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Publication numberUS4152656 A
Publication typeGrant
Application numberUS 05/808,527
Publication dateMay 1, 1979
Filing dateJun 21, 1977
Priority dateAug 19, 1976
Also published asCA1082776A, CA1082776A1
Publication number05808527, 808527, US 4152656 A, US 4152656A, US-A-4152656, US4152656 A, US4152656A
InventorsJanos Udvardi-Lakos
Original AssigneeSiemens Aktiengesellschaft
Export CitationBiBTeX, EndNote, RefMan
External Links: USPTO, USPTO Assignment, Espacenet
Apparatus for monitoring an AC variable
US 4152656 A
Abstract
Apparatus for the rapid monitoring of an alternating (a-c) variable with respect to amplitude, frequency and phase which includes a generator circuit for forming, from an actual a-c voltage imaging the monitored a-c variable, a reference a-c voltage of predetermined amplitude and frequency which is linked to the former in rigid phase relationship, and comparators for comparing individual signals of the generator circuit with the instantaneous values of the actual value a-c voltage, permitting recognition of disturbances in a time which is substantially shorter than one period of the a-c variable monitored.
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Claims(9)
I claim:
1. Apparatus for monitoring an alternating (a-c) variable, comprising:
(a) a generator circuit having as an input an actual value a-c voltage imaging the monitored a-c variable for forming a reference a-c voltage with a predetermined amplitude and frequency linked to the actual value a-c voltage in rigid phase relationship comprising:
(i) a phase detector having said actual value a-c voltage as one input;
(ii) a lowpass filter having its input coupled to the output of said phase detector;
(iii) an amplifier having its input coupled to the output of said filter;
(iv) an oscillator which is controlled by the output voltage of said amplifier, the output signal of said oscillator, which is in rigid phase relationship with the input signal of the phase detector, being fed back as a reference input to said phase detector; and
(b) comparison means for comparing the instantaneous amplitude values of the actual value a-c voltage and reference a-c voltage to determine amplitude deviations of the monitored a-c variable, said comparison means containing a comparator circuit having as inputs the actual value a-c voltage and the output signal of said voltage controlled oscillator.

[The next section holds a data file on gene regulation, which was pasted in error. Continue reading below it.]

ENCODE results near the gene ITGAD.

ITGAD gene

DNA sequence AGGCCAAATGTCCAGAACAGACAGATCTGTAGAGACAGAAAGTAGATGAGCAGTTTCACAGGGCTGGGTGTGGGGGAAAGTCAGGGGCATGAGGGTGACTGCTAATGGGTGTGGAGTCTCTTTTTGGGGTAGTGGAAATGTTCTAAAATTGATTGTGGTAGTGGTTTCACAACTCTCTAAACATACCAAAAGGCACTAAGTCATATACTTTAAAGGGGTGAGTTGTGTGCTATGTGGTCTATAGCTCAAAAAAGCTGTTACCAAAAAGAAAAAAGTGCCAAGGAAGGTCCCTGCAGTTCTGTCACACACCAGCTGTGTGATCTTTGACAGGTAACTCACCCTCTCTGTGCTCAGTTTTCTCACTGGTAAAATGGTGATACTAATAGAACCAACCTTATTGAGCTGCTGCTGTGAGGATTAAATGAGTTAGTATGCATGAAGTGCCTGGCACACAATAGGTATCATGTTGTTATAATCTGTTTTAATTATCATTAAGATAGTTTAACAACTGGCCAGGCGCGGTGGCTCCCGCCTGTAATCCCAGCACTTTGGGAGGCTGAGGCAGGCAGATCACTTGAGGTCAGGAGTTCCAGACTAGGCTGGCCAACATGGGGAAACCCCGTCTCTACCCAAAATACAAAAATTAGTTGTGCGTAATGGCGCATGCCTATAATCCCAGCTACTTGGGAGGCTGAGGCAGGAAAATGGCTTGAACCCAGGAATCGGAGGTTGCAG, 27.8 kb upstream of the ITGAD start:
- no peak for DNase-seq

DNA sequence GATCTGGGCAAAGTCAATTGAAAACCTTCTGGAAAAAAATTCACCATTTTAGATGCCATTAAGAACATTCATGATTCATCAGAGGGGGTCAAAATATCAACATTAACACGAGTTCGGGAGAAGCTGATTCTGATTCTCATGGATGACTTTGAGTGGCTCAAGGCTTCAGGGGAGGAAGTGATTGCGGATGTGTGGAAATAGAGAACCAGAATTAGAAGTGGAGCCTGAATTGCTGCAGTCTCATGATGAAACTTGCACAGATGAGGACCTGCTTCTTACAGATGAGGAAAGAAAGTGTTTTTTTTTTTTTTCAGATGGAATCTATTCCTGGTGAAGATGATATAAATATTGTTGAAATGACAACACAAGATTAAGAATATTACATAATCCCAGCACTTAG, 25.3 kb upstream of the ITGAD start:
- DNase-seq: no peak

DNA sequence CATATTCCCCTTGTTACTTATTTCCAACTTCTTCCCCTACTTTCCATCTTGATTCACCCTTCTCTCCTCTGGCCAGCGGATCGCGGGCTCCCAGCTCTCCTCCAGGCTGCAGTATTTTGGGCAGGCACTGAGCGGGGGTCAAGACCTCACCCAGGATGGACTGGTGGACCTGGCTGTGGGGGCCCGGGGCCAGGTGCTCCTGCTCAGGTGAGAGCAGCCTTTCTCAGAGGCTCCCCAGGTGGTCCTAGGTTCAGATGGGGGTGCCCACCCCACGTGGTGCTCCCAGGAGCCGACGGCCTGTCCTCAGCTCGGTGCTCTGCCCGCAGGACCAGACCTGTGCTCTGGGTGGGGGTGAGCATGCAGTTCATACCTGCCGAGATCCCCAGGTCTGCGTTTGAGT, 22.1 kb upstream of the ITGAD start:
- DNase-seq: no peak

2. Apparatus according to claim 1 for use with a sinusoidal a-c variable wherein said oscillator is a voltage controlled oscillator which generates a first, square wave output signal which is in rigid phase relationship with the input signal of said phase detector, and a second, sinusoidal output signal which is shifted relative thereto by a predetermined phase angle and further including a phase shifter with a phase shift corresponding to the predetermined phase angle coupling said actual value a-c voltage to said phase discriminator, said first, square wave output signal of said voltage controlled oscillator being fed back as said reference input to said phase detector and said second, sinusoidal output signal of said voltage controlled oscillator and the actual value a-c voltage being fed to said comparator circuit.
3. Apparatus according to claim 1, wherein said comparator circuit comprises:
(a) a first amplifier circuit having a negative bias;
(b) a second amplifier circuit having a positive bias, both said first and second amplifiers having said reference a-c voltage as an input;
(c) means for connecting the output voltage of said first amplifier circuit in opposition to the actual value a-c voltage to develop a first difference voltage;
(d) a first trigger circuit having said first difference voltage as an input and adapted to change its output signal if the polarity of the difference voltage changes;
(e) means for connecting the output voltage of said second amplifier circuit in opposition to the actual value a-c voltage to develop a second difference voltage; and
(f) a second, similar trigger circuit having said second difference voltage as an input.
4. Apparatus for monitoring an alternating (a-c) variable, comprising:
(a) a generator circuit having as an input an actual value a-c voltage imaging the monitored a-c variable for forming a reference a-c voltage with a predetermined amplitude and frequency linked to the actual value a-c voltage in rigid phase relationship comprising:
(i) a phase detector having said actual value a-c voltage as one input;
(ii) a lowpass filter having its input coupled to the output of said phase detector;
(iii) an amplifier having its input coupled to the output of said filter;